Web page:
• Dead fish: If a fish dies, and we don’t notice, the decaying fish releases ammonia into the aquarium. This ammonia can rise rapidly which can lead to an ammonia spike. The ammonia spiking can cause other fish to die, thereby having a domino effect of fish dying, releasing ammonia causing more fish to die.

  • Adding new fish: Adding new fish to the aquarium, increases the amount of waste the filter has to cope with. If we have an aquarium with 10 fish in it, then you go to the store and buy a school of another 10 fish, you effectively double the amount of waste being pumped into the aquarium, without giving your filter a chance to double the amount of bacteria available to break down that waste. Increasing the number of fish in the aquarium should always be done slowly.

If you find you have an ammonia spike, the best course of action is to change 25% to 50% of the water. Drain the water out and replace it with fresh water from the tap (dechlorinated if necessary).

After a couple of days, test your water for ammonia. If the levels are still high, change another 25% to 50%. Repeat this process until your ammonia levels read zero on an ammonia test kit.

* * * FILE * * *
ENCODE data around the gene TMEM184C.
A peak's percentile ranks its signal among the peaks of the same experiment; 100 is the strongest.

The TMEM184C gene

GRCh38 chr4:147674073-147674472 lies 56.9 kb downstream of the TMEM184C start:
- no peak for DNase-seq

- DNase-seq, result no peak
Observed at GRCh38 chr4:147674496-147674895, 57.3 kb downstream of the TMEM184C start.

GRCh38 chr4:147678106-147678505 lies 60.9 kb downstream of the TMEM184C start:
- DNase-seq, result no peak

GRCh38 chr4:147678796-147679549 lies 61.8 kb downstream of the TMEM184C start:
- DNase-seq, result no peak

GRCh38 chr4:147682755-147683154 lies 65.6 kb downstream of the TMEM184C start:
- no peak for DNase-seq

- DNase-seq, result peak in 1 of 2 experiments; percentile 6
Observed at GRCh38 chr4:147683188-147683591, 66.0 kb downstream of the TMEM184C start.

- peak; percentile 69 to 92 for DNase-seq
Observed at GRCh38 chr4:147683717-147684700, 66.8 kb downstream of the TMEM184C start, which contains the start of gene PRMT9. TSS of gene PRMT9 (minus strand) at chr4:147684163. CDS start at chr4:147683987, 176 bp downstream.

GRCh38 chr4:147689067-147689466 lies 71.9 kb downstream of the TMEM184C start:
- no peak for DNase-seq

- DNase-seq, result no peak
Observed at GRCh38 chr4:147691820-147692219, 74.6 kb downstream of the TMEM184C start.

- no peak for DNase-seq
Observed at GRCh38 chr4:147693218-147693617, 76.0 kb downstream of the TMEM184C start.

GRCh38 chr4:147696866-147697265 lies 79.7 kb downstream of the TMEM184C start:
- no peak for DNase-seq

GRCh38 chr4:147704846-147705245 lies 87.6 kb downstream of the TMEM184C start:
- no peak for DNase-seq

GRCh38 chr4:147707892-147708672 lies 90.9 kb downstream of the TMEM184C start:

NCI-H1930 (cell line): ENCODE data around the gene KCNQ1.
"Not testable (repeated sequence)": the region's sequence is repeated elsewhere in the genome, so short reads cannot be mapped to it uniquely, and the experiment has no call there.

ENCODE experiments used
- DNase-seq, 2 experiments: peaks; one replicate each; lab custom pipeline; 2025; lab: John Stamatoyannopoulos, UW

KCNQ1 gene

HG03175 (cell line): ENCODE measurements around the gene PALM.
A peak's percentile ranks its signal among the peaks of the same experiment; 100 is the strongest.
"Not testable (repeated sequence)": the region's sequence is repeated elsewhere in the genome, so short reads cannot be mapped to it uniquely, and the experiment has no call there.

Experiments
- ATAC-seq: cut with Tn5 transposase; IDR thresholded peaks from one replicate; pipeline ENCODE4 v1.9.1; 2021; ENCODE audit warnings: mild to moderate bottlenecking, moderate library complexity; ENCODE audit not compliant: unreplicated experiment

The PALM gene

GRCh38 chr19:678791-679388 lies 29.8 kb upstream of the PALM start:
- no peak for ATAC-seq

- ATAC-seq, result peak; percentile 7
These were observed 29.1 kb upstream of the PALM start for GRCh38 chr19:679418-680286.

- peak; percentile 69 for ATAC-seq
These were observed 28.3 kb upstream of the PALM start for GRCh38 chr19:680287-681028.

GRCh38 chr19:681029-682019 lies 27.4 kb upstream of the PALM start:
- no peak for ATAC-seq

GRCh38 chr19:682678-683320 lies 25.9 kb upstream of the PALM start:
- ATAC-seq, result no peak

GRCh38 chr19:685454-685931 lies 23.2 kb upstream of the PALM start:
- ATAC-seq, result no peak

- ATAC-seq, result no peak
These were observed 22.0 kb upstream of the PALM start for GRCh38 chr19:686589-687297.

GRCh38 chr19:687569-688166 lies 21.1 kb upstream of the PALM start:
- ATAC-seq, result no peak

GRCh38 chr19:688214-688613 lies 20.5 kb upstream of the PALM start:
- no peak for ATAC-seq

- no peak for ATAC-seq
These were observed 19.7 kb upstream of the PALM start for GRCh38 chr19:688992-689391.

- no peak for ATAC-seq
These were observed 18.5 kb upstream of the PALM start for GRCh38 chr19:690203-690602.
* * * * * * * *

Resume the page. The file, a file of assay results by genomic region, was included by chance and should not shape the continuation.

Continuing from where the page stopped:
Diseases are another major cause of unexpected guppy deaths in an aquarium. Diseases can be introduced by new fish, new plants, or feeding live foods to your guppies. Identifying a disease that is affecting your guppies is the priority. Disease identification can be tricky.

Spend some time looking at your guppies. Make notes of what symptoms you can see (for example, white spots, laying on its side, gasping at the surface) and contact your local fish store.

When you explain the issues your guppies are having they should be able to recommend a suitable product.

Check out my articles Why Does My Guppy Have White Spots? or Why is my Guppy Swollen? for more information about common guppy diseases.

Aquarium Cycling Issues

Aquariums need to be ‘cycled’ before fish are added to them. Aquarium cycling is a hot topic in aquarium keeping at the moment. The topic is probably too large to tackle in an article like this, so below I have included a video by KG Tropicals explaining cycling a new aquarium.

Aquarium Overstocking